I chose to study Medical Biosciences because it is one of the scientific fields that can make a meaningful contribution in healthcare, and we are able to serve the community in a real and relevant way. I’m fascinated by the fact that the health-care system depends on research, not only to find alternative treatment options for drugs that are ineffective or have numerous side effects, but also to have a better understanding of the various ailments emerging globally.

What is it about this field that still excites you the most?

It’s exciting to me studying and understanding how the mode of action of infectious agents enhances proper diagnosis, thereby being able to identify an effective choice of treatment. I have always been convinced that medical research is among the key aspects of global health-care and understanding it has always fascinated me. In addition to my studies, my work experience further strengthened my affinity for medical biosciences as I was able to understand that acquiring skills in the use of different laboratory tests and techniques on samples is crucial for addressing global health challenges.

What made UWC the university for you?

I chose to study at the University of the Western Cape because it is one of the best universities in South Africa. UWC offers an excellent learning environment, including some of the best state-of-the-art laboratories and equipment - particularly important, considering the fact that my field of study centers mainly on laboratory work. And as a result, I have the skills to try to make a major contribution in the healthcare industry, in the hope of saving lives. UWC has indeed been a ‘place of quality, a place to grow, from hope to action through knowledge’.??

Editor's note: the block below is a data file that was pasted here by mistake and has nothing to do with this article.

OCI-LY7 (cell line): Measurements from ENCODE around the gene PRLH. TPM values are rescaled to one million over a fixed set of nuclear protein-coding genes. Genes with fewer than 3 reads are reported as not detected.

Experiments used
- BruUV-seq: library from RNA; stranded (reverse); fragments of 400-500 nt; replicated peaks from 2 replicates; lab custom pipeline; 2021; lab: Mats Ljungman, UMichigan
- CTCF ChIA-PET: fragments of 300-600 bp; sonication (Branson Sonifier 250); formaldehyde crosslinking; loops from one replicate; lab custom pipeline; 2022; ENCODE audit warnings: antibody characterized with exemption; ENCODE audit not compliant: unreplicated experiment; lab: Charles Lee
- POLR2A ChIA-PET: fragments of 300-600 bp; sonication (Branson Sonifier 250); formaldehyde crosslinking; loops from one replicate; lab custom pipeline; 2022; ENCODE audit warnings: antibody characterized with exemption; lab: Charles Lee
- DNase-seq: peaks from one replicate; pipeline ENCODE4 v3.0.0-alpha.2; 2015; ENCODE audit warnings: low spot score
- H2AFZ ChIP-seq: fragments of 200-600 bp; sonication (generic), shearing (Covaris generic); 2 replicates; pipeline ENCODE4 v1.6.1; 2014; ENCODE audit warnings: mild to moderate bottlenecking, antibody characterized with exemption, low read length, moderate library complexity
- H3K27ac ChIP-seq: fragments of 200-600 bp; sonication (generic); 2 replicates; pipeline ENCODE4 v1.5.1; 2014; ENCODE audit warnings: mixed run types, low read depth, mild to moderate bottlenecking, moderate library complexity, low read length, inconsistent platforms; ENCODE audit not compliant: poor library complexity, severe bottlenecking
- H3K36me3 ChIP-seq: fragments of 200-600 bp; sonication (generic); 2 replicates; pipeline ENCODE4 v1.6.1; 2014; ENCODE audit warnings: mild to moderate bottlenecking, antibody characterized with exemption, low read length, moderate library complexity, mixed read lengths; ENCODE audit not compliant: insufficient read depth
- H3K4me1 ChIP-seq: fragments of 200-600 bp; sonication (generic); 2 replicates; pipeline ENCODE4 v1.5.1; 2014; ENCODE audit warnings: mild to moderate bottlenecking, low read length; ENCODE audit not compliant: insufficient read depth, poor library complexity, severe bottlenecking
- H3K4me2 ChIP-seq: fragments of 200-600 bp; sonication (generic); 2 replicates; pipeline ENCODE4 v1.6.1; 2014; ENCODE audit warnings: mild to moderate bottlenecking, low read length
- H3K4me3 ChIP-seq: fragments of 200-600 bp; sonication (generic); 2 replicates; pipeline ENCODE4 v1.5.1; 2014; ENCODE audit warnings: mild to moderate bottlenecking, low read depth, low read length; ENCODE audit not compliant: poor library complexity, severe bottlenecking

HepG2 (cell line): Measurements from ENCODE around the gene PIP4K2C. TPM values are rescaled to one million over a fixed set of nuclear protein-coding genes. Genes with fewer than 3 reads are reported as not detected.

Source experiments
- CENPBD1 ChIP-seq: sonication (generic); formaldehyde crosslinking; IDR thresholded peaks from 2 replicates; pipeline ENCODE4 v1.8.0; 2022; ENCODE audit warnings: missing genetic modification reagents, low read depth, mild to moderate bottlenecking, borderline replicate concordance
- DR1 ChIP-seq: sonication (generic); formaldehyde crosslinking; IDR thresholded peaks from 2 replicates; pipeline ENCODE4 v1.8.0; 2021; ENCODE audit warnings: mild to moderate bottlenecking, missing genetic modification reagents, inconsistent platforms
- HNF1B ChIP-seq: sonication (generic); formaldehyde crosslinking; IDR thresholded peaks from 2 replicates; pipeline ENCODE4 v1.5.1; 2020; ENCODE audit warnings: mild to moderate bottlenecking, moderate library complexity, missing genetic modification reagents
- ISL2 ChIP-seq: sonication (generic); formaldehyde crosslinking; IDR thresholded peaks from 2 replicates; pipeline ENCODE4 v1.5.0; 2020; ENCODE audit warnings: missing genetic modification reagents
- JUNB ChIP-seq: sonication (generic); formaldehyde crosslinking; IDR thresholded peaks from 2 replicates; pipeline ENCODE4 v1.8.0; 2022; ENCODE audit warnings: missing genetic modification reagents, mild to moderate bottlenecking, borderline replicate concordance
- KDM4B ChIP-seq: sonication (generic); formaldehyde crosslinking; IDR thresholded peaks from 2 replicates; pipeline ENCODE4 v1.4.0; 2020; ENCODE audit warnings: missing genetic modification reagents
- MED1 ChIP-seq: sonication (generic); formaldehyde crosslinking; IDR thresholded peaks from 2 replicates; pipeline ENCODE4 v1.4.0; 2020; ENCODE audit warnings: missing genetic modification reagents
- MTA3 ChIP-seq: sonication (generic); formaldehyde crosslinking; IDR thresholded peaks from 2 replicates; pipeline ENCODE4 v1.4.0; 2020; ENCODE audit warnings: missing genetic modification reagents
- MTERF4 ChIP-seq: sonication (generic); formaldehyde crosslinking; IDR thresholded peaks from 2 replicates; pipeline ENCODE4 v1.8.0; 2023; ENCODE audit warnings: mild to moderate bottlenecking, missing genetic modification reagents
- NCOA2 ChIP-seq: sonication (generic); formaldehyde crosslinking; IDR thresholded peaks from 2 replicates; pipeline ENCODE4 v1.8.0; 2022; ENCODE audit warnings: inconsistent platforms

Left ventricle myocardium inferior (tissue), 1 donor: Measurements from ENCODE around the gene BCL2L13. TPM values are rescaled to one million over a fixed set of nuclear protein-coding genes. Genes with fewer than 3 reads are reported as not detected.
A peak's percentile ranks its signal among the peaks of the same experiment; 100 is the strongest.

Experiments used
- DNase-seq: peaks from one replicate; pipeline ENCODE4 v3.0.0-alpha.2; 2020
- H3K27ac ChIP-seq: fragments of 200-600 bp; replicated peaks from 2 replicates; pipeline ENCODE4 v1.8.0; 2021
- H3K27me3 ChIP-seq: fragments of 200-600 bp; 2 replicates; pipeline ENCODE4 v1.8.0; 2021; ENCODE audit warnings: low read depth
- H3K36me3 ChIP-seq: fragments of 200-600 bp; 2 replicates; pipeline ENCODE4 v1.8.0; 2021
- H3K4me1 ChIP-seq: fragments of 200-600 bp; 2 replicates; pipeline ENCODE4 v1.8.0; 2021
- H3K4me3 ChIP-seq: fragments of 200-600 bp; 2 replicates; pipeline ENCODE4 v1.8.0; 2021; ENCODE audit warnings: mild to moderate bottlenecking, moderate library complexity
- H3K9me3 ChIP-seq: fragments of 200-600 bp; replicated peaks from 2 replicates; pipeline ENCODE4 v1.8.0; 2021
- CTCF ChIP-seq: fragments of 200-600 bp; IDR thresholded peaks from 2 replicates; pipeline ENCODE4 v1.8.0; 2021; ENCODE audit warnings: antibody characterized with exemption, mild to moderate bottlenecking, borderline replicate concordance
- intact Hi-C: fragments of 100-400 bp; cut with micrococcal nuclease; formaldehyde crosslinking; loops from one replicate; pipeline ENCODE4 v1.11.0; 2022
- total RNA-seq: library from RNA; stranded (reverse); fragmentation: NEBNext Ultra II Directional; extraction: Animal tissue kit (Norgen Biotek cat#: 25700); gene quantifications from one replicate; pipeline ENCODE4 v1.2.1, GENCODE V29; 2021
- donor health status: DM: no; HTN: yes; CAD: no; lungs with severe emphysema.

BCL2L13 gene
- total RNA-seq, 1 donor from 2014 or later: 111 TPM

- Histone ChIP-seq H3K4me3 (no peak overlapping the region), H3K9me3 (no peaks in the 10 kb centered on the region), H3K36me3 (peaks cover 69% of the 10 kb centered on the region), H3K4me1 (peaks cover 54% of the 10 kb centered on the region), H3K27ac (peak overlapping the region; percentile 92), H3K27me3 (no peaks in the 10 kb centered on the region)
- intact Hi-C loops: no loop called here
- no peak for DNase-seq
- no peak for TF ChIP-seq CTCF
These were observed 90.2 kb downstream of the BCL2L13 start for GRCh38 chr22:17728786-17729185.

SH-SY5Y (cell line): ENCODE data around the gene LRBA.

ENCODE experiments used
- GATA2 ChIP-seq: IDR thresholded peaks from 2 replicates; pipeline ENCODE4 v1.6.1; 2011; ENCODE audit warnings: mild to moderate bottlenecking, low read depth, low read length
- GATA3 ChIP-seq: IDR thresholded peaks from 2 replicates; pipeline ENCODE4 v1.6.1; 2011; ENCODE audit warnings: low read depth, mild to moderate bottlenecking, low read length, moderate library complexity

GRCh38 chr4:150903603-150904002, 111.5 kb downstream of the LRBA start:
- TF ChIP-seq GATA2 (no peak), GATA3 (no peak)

What are you most proud of accomplishing during your time at UWC?

I am proud of the fact that I was - and I still am - able to impact the lives of so many students through the skills and knowledge I have learned over the years.

In the past few years, I have been part of the work-study programme in MBS, interacting with undergrads. I’ve also been facilitating lab work and co-supervising BSc Hons and MSc students, and have lectured Anatomy and Physiology as well as Medical Microbiology to Nursing, Dentistry and MBS undergraduate students.

Through these interactions and thanks to my previous work experience, I’ve been able to mentor the students and give them advice on their career paths while helping them with their academic studies.

Any advice for young researchers just starting off their careers?

My advice is just this: there is no substitute for hard work - it is a tool towards excellence. Research in Africa is becoming more advanced and having scientists with the proper skills and credentials is critical - so make sure you’re one of them.

Do you have any folks that you admire or would like to acknowledge for their support?

My mum has been a rock and pillar of support, especially after the demise of my dad - one of my saddest moments. Seeing my mother’s work ethic, leadership, perseverance, and sacrifice enabled me to be the woman I am today.

My supervisor, Prof Burtram Fielding, has always seen the potential in me; through his drive, motivation and support, he ensured that I didn’t give up even when I felt like quitting. My co-supervisor, Prof Klaasen, has also been a source of help, encouragement and motivation to me, through the most difficult parts of my research.

Last but definitely not least, I would like to acknowledge my father in the Lord, Apostle Stephan Kiasso, who has enabled me to have a deeper and more meaningful relationship with God.

Anything else you want to add?

It has been a great delight for me to be part of UWC community - and no matter where I go or what I’m doing, I will always be proudly UDUBS.